Carbon monoxide (CO) is a colorless, odorless gas—often dubbed the Silent Killer— that is toxic and the number one cause of accidental poisoning deaths in the United States.

Carbon Monoxide 665421563Carbon monoxide can kill quickly if inhaled in high concentrations and can be particularly dangerous in recreational vehicles.

It is produced by the incomplete combustion of solid, liquid, and gaseous fuels. Appliances fueled with gas, oil, kerosene, or wood may produce CO.

If such appliances are not installed, maintained, and used properly, carbon monoxide may accumulate to dangerous and even deadly levels in recreational vehicles, cars, homes, or poorly ventilated areas.

The symptoms of poisoning are similar to flu or food poisoning and include headaches, nausea, and dizziness.

Although not always experienced, the initial symptoms of carbon monoxide are similar to an upset stomach or the flu (but without the fever).

The symptoms include:

  • Dizziness
  • Fatigue
  • Headache
  • Nausea
  • Irregular breathing

It is critical to note that death from carbon monoxide poisoning can result with some or all of these symptoms never being experienced, in which case the overexposed victim simply falls asleep and never regains consciousness.

It is vital that RVers take the necessary precautions to avoid the tragic loss of life that can occur from carbon monoxide poisoning.

carbon_monoxide-300x225Never make the mistake of thinking that CO poisoning is a winter-only issue. It isn’t.

Tragic deaths occur every year from summertime carbon monoxide poisoning.

Generators can produce lethal doses of the gas.

A carbon monoxide safety resource (carbonmonoxidekills.com) provides the following 14 safety precautions for RVers:

The most important recommendation: USE A CARBON MONOXIDE WARNING DETECTOR. As is true of a smoke alarm, reliance on a CO detector is acceptable only if the device is in good working order and is tested periodically as directed by the manufacturer.

1. Use a carbon monoxide warning detector

2. Inspect your RV’s chassis and generator exhaust system regularly, at least before each outing and after bottoming out or any other incident that could cause damage

3. Inspect the RV for openings in the floor and sidewalls (seal any holes with silicone adhesive or have it repaired before using your generator again)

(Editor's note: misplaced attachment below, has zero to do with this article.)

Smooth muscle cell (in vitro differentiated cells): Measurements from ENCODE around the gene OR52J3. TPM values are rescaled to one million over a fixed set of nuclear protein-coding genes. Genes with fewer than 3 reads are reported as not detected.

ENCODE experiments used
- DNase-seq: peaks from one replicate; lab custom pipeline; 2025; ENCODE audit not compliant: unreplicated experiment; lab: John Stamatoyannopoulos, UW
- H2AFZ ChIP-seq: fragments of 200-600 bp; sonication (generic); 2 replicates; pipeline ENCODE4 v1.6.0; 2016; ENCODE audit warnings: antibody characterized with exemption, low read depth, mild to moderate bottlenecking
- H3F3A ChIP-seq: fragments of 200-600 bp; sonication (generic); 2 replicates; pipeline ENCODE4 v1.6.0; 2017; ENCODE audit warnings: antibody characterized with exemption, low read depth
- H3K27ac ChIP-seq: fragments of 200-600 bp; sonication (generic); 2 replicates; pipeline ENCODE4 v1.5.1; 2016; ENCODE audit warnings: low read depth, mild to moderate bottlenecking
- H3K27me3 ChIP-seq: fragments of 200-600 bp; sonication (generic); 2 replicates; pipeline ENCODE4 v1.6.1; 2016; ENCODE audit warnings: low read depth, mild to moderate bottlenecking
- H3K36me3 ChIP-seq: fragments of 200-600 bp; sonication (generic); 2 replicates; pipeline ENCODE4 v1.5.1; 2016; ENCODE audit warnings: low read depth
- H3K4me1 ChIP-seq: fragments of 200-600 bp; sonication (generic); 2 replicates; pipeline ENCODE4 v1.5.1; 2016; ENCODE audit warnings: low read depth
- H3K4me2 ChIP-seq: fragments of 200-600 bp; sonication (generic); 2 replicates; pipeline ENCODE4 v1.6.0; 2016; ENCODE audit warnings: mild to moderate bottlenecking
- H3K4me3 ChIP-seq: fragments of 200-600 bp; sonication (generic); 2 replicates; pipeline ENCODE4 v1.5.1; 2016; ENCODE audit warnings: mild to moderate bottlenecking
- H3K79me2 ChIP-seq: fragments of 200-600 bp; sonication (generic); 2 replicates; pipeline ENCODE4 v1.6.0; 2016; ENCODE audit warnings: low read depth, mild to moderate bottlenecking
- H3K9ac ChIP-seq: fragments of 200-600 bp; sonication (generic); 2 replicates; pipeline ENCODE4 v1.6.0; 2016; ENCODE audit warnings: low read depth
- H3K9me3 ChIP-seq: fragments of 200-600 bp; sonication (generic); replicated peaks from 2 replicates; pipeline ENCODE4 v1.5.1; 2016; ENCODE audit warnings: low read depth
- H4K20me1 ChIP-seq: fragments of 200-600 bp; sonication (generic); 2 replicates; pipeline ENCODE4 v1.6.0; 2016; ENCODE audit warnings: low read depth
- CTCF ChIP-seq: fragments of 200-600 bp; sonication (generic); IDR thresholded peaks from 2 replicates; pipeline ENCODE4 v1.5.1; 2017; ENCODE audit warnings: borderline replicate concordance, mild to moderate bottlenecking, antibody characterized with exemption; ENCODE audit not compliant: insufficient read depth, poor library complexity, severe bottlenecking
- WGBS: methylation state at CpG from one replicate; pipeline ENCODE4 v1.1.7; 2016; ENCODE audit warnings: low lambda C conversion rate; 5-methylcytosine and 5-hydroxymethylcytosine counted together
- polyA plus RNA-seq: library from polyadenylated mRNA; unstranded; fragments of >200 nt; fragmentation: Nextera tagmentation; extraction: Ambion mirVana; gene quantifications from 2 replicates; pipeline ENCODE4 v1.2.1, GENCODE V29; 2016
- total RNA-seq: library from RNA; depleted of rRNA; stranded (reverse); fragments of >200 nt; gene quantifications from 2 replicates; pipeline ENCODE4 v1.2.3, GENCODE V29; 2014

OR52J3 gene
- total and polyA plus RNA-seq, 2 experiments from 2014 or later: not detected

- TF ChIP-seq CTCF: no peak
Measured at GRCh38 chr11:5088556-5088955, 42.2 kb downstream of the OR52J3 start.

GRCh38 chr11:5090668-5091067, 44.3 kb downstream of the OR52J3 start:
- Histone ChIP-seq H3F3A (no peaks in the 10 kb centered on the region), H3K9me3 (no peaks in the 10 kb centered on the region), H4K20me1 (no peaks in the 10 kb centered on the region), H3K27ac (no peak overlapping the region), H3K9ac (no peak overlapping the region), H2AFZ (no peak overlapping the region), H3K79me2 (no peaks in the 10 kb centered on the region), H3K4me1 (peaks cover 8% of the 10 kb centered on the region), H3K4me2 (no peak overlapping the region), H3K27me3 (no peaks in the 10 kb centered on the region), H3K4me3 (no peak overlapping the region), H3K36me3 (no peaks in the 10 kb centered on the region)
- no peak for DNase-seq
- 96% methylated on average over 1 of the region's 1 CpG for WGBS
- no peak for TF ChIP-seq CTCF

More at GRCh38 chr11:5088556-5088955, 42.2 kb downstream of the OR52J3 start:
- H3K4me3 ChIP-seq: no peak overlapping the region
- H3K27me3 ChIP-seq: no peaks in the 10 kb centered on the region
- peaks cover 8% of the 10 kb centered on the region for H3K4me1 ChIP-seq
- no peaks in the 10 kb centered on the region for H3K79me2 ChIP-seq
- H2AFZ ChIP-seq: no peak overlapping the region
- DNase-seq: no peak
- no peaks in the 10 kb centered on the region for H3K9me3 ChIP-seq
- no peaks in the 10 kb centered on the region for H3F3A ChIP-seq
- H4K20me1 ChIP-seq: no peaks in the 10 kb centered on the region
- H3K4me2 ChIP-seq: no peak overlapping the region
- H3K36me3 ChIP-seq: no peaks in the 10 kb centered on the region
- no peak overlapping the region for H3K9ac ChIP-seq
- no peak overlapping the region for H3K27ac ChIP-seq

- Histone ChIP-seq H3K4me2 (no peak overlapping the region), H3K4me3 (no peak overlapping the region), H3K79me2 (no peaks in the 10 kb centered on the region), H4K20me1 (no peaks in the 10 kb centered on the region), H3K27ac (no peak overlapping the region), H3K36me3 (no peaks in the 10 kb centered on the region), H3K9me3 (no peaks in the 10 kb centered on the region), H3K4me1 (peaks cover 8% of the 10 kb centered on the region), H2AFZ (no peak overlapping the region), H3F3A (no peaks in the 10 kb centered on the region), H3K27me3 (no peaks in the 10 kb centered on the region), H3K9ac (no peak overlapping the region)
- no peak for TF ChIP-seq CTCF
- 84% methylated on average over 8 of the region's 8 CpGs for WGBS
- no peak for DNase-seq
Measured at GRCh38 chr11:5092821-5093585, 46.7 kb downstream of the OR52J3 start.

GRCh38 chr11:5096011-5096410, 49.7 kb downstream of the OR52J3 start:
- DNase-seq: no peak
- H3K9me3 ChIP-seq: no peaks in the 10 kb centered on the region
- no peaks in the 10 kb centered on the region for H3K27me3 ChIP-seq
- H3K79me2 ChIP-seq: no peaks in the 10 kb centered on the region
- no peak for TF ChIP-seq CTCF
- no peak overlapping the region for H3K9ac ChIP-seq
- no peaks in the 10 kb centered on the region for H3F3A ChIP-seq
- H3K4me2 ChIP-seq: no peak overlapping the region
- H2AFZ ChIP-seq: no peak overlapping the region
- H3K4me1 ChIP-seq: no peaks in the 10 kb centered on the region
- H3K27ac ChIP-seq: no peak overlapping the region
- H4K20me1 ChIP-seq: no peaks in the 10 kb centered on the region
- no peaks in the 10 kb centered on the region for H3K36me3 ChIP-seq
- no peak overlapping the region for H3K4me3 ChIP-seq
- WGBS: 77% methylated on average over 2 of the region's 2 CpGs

4. Inspect windows, door seals, and weather strips for effective seals

5. Yellow flames in propane-burning appliances (coach heaters, stoves, ovens, water heaters, etc.) indicate a lack of oxygen—determine the cause and correct it immediately

6. Do not operate your generator if the exhaust system is damaged in any way or if an unusual noise is present

7. Park your RV so that the exhaust can easily dissipate away from the vehicle—do not park next to high grass or weeds, buildings, or other obstructions that might prevent exhaust gases from dissipating as they should

8. Be aware that shifting winds can cause exhaust to blow away from the coach at one moment, but under the coach in the next moment

9. When stopping for long periods of time, be aware of other vehicles around you that may have engines, refrigerators, or generators running

10. Do not sleep with the generator operating

11. Leave a roof vent open any time the generator is running (even during winter)

carbonmonoxide-student page image12. If you do not feel well, do not be fooled into thinking it is because you have been driving too long, you ate too much, or you are suffering from motion sickness—shut off the generator and step outside for fresh air just to be sure

13. Have your built-in vacuum cleaner inspected to ensure that it does not exhaust on the underside of your RV

14. Consider parking in a “no generator” zone at RV rallies

Worth Pondering…

Remember, safety is no accident.

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